When you first hear the words “Early Cartoon” the first thing that may come to mind might be a fluent, black and white, slapstick, comical animation. But in the beginning, before Bugs Bunny, Merry Melodies, or even Mickey Mouse, the word “Animation” revolved around a single device, Le Théatre Optique. Devised by French inventor, and showman, Emile Reynaud, Le Théatre Optique was an update of his earlier invention, the Praxinoscope, which was an early motion animation device. Le Théatre Optique, like the Praxinoscope, had mirrors in the center, and would reflect the images of cartoon characters in a specific motion to create the illusion of movement. But instead of the images being on a wheel, like the Praxinoscope, the images were painted on spools of transparent film, which would be slid in front of the mirrors, giving the animation the ability to show a whole array of positions and movements instead of just one cycle (like the Praxinoscope could only show). At the same time there were a series of extra mirrors and Magic Lanterns (early projectors) placed throughout the device. After shining a light through the film, the image would be reflected off a series of mirrors and then be projected on to a screen. The end result would be a short, slightly choppy, motion picture. This machine was patented in 1888, and was revealed to the public in 1892, where Reynaud unveiled the first animated shorts ever to be seen by average people. The first of these motion pictures was ‘Pauvre Pierrot’, a five minute short portraying a Lady, with two lovers in competition with each other to win her heart. The motion picture was accompanied by piano music by composer Gaston Paulin, and poster artist, Jules Cheret, painted the images in the film. The presentation officially closed on March 1, 1894, and reopened in January 1, 1895 where new motion pictures were shown and thus continued to amaze the audience.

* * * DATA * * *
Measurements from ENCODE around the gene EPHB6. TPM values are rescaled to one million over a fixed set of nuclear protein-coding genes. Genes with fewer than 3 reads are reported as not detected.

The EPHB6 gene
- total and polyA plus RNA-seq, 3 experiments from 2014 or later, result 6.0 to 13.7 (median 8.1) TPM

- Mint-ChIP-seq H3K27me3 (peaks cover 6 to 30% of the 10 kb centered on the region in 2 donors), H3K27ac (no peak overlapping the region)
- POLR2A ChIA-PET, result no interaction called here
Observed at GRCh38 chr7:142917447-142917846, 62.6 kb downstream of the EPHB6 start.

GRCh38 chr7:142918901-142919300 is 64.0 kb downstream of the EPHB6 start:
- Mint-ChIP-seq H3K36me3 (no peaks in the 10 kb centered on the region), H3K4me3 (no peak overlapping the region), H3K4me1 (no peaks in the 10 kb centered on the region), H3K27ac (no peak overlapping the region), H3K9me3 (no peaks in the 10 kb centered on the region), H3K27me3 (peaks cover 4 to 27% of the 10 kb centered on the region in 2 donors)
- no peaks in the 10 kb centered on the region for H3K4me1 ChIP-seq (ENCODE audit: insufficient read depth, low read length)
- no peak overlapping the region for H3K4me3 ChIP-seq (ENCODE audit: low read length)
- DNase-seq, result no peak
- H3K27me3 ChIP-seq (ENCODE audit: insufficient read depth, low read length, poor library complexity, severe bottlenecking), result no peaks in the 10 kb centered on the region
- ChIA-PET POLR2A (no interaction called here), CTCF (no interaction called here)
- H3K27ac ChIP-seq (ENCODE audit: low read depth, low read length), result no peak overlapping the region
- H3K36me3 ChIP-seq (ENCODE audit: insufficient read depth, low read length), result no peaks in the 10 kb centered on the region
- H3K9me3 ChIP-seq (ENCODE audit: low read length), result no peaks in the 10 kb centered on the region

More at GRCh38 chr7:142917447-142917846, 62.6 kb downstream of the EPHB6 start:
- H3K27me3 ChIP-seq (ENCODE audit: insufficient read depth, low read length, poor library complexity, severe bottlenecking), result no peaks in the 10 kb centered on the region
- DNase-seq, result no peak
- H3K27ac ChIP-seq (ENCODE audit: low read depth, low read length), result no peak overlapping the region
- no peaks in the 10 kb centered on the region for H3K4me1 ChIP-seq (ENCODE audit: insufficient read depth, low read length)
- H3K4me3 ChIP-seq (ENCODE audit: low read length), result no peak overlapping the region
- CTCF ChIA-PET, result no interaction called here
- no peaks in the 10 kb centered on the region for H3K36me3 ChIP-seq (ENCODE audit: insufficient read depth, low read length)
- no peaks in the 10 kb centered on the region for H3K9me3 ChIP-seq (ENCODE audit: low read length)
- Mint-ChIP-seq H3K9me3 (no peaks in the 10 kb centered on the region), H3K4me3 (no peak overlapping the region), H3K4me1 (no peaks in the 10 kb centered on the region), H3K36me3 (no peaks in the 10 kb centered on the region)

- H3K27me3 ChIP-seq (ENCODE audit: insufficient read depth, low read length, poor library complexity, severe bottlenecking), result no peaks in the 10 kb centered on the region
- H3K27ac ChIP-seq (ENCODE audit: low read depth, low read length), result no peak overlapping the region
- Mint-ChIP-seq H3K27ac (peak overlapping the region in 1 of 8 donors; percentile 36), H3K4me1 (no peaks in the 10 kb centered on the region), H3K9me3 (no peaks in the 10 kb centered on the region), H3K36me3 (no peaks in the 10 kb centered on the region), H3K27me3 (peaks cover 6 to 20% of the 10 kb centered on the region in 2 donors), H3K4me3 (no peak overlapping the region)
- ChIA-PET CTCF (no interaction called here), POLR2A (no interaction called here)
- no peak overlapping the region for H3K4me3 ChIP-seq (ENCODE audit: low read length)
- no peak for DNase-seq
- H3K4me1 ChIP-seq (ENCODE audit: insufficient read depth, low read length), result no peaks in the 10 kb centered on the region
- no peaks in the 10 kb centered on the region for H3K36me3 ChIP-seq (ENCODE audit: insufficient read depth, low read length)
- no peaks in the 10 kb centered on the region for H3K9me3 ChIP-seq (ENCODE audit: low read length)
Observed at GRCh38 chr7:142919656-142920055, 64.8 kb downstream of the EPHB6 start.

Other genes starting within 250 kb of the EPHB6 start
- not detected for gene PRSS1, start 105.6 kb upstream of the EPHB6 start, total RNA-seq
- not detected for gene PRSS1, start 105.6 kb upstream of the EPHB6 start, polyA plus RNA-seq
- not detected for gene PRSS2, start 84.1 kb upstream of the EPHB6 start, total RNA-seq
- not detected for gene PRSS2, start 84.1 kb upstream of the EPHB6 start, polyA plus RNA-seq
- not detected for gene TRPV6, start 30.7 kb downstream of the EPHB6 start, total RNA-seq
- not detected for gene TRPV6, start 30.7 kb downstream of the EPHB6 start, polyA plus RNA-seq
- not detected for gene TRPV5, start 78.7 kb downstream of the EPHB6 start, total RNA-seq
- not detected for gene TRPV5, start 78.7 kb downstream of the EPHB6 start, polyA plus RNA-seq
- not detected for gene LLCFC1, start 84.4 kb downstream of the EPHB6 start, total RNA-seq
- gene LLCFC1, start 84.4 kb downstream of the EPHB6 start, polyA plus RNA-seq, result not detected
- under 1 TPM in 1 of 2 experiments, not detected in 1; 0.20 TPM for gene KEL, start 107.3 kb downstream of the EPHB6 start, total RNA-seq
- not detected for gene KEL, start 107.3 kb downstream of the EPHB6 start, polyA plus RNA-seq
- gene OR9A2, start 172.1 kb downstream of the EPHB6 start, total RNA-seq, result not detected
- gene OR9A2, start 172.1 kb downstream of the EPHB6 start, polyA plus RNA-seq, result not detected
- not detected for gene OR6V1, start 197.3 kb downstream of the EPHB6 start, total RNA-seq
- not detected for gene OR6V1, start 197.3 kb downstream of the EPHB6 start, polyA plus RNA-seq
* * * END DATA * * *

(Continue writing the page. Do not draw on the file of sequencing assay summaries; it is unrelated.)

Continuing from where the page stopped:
My source was http://www.victorian-cinema.net/reynaud.htm
Image was from http://www.montrealmirror.com